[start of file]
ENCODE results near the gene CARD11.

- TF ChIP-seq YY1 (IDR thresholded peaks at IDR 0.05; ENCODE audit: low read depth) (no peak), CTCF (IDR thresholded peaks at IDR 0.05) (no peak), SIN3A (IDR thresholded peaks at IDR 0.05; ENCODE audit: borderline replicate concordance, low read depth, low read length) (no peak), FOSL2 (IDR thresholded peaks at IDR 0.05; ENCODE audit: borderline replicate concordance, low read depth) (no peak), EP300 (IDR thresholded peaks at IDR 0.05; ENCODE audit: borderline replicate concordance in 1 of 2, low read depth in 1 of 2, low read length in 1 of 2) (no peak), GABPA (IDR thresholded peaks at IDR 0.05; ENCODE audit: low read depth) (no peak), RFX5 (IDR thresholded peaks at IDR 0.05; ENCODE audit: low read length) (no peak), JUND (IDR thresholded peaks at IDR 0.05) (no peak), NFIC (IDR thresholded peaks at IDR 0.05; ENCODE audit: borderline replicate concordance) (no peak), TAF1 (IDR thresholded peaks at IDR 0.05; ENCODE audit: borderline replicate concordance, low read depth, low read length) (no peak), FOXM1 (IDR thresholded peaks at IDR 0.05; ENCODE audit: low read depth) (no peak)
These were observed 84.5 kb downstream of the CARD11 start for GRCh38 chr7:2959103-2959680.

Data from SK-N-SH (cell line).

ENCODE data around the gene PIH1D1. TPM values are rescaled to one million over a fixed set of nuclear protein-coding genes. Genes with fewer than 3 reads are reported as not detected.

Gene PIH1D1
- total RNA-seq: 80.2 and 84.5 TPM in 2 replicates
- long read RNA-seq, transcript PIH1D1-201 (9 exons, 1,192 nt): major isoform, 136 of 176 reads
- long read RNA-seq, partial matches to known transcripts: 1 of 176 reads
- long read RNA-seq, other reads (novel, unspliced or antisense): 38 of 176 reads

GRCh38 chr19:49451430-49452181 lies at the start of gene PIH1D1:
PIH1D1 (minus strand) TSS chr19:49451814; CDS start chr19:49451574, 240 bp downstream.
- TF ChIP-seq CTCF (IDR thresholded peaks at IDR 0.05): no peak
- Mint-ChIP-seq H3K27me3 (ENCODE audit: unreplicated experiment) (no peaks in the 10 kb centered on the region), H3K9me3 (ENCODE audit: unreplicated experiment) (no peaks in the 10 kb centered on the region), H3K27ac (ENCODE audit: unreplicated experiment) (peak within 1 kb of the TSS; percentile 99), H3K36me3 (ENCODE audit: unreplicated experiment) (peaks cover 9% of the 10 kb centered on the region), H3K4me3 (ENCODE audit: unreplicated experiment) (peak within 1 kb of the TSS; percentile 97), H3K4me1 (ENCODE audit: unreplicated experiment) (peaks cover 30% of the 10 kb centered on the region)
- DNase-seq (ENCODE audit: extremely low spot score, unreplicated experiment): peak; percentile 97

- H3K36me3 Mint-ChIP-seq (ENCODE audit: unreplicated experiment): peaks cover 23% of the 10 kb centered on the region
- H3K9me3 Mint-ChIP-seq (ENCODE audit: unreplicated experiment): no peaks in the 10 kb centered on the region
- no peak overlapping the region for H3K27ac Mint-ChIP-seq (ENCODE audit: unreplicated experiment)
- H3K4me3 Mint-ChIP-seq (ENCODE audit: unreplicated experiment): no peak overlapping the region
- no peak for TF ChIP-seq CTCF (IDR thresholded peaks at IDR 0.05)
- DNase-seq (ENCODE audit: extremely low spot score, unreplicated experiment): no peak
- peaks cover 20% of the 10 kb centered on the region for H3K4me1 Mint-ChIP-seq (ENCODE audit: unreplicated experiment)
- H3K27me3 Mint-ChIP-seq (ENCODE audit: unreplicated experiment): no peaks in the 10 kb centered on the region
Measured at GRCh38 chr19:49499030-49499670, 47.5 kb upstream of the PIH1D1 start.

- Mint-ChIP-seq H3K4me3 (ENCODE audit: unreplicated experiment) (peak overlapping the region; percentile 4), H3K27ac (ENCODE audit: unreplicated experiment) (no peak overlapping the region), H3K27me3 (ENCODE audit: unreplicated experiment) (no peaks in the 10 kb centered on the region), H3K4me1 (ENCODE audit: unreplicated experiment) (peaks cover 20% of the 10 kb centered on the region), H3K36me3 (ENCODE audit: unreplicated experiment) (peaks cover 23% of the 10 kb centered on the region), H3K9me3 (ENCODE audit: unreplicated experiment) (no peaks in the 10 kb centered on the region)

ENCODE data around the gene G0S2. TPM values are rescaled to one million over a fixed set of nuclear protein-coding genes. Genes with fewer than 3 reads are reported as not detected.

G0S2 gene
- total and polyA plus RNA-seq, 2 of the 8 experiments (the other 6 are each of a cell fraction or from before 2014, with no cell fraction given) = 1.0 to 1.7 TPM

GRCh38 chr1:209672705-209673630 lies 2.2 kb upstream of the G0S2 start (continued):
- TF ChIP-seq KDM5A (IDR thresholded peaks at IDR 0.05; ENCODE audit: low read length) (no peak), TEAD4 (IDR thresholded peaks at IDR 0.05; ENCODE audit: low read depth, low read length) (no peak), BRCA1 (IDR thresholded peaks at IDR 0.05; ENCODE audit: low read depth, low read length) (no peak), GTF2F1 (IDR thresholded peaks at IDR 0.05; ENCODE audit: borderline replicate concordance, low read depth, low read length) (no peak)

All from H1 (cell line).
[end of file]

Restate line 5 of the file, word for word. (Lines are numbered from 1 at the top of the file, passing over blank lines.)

ENCODE data around the gene PIH1D1. TPM values are rescaled to one million over a fixed set of nuclear protein-coding genes. Genes with fewer than 3 reads are reported as not detected.